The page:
Pest and disease busters from the wild

Leaves with symptoms of citrus greening disease. (Photo by Tim Gottwald)

By Ronaldo T. Alberto

Plants from the wild defend crops from pest and diseases just as effectively as chemical pesticides without hurting the environment.

Substances derived from indigenous plants found in Central Luzon forests can protect crops from known pests and diseases, a research team from Central Luzon State University’s (CLSU) Institute of Climate Change and Environmental Management (ICCEM) found out. The team screened plant samples for their pesticidal properties. The CLSU researchers subsequently produced an affordable and environmentally-safe pesticide for farmers.

The increasing human population threatens the survival of the human race. More and more mouths have to be fed, while lands devoted to crops continue to shrink.

Although modern agriculture feeds the ballooning population, increased use of synthetic fertilizers and pesticides damage the environment.

Synthetic pesticides, though very effective, often result in the development of immunity of pests, killing of non-target organisms, and emergence of new pests.

Plant pests, an integral part of the agro-ecosystem, will be present in the field and continue to compete directly with farmers as long as there are crops. The only thing that could be done is to neutralize them to prevent losses. Approaches in pest control varies. But the use of pest control systems that are environment friendly, effective but less toxic to humans and non-target organisms is more preferred as consumer awareness on the hazards of using chemical pesticides increases.

Biopesticides are derived from natural materials: animals, plants, bacteria, and certain minerals. Biopesticides are a good alternative that should be explored in dealing with pests in the field. Naturally less toxic than conventional pesticides, biopesticides eliminate only the target pests and closely related organism. Biopesticides are effective even in small quantities and quickly decompose. Most commercial pesticides adversely affect other organisms like birds, insects, and mammals, and cause pollution. Biopesticides can lessen farmers’ dependence on conventional pesticides and still ensure high yield.

Botanicals or plant pesticides are naturally occurring substances from plant extracts with antimicrobial and pesticidal properties. Active substances are extracted from various plant parts: stem, seeds, flowers, leaves, and roots.

Plants are rich sources of organic compounds which are essential to life. They are capable of producing an overwhelming variety of low-molecular-weight organic compounds, called secondary metabolites, which have very unique and complex structures. Through metabolism, primary metabolites are further synthesized into secondary metabolites or natural products which provide defense against predators and interspecies competition, and facilitate the reproductive process.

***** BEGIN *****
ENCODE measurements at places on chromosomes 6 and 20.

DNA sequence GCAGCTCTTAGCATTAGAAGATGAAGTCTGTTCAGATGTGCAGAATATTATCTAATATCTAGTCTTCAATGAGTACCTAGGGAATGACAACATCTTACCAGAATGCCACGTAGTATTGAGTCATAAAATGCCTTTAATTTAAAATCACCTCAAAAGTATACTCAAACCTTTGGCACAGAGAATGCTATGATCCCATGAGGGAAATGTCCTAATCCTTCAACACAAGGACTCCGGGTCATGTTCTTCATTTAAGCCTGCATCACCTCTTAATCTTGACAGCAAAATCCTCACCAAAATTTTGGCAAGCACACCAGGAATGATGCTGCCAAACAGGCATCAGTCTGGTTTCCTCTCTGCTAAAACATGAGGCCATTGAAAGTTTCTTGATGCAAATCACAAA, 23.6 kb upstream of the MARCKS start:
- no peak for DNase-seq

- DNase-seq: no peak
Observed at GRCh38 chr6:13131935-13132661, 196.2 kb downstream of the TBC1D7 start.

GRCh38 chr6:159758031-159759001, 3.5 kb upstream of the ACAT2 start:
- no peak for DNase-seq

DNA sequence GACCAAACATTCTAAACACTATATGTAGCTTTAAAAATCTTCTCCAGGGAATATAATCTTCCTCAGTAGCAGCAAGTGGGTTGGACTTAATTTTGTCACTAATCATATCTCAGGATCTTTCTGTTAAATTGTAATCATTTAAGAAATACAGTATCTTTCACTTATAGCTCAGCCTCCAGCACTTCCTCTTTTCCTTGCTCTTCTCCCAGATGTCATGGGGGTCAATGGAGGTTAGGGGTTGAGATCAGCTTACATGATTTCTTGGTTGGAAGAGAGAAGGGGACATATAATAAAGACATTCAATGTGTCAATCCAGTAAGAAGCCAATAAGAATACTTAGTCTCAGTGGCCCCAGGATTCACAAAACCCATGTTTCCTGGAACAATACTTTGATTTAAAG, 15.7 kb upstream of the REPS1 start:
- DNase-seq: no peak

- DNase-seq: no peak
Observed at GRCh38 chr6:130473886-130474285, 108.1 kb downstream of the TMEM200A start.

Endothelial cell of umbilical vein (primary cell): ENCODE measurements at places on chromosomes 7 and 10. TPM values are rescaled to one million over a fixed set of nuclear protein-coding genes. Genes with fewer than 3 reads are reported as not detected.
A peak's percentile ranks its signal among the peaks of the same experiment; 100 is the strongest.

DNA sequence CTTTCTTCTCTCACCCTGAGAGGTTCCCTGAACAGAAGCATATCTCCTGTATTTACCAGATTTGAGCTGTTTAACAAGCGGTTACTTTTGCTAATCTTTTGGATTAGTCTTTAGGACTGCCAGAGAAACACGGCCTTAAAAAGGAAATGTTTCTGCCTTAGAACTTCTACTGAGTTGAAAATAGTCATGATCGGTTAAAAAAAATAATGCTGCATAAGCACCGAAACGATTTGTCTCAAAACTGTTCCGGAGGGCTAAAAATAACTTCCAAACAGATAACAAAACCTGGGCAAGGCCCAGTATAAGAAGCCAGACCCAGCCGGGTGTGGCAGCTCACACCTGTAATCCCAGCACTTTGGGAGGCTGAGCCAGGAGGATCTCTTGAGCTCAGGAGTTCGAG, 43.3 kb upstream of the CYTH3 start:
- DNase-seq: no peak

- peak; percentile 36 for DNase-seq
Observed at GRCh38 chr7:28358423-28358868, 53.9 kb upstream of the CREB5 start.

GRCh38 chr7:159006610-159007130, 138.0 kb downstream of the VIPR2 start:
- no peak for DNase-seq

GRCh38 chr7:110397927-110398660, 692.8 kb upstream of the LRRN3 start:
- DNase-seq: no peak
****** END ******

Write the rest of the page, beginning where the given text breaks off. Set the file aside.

Many of these compounds are found only in limited plant groups, with each plant species having a distinct profile of secondary metabolites with antimicrobial and pest repellant properties. Plant secondary metabolites are important for both plants (for plant-environment interactions) and humans (for biological activities with high therapeutic value) (Cannell, 1998).

In the lowlands, botanical pesticides or plant pesticides have long been used for combating plant diseases. These species possess active substances but vary with season growing condition, age of harvest, difference in extraction and storage methods. However, the indigenous flora in the mountains remains untapped.

The Philippines is known to have plants with medicinal and pesticidal substances which are becoming popular due to rising interest on safer food or medicine substitutes. In this program named “Integrated Research and Development Program on Biodiversity Assessment and Conservation of Selected Forest Ecosystems in Central Luzon”, native plants in the three forest ecosystems are studied to make botanical pesticides which can manage bacterial and fungal diseases in economically important crops and vegetables commonly grown in the region.

Out of the many collected plant samples and after series of laboratory tests, a number of plants turn out to be potential botanical or plant pesticides. Currently, there are screenhouse experiments to test the effectiveness of the formulated substances. The results will be validated after the field trials in the third quarter of 2015.

The discovery and development of these indigenous plants as botanical or plant pesticides will have a significant impact in the country’s agriculture. These can provide solutions to problems in growing organically-produced crops.

This appeared in Agriculture Monthly’s February 2019 issue. 

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